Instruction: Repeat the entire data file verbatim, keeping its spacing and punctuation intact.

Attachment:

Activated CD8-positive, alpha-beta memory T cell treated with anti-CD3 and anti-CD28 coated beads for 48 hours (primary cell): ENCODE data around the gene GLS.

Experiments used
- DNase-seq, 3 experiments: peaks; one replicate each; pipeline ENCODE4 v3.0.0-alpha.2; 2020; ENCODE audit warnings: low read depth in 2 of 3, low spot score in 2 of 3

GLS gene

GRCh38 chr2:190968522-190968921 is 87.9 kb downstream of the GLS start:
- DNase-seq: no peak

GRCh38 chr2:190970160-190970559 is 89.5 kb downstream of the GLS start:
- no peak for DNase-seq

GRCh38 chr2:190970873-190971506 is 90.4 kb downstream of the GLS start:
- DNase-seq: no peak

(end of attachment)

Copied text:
Activated CD8-positive, alpha-beta memory T cell treated with anti-CD3 and anti-CD28 coated beads for 48 hours (primary cell): ENCODE data around the gene GLS.

Experiments used
- DNase-seq, 3 experiments: peaks; one replicate each; pipeline ENCODE4 v3.0.0-alpha.2; 2020; ENCODE audit warnings: low read depth in 2 of 3, low spot score in 2 of 3

GLS gene

GRCh38 chr2:190968522-190968921 is 87.9 kb downstream of the GLS start:
- DNase-seq: no peak

GRCh38 chr2:190970160-190970559 is 89.5 kb downstream of the GLS start:
- no peak for DNase-seq

GRCh38 chr2:190970873-190971506 is 90.4 kb downstream of the GLS start:
- DNase-seq: no peak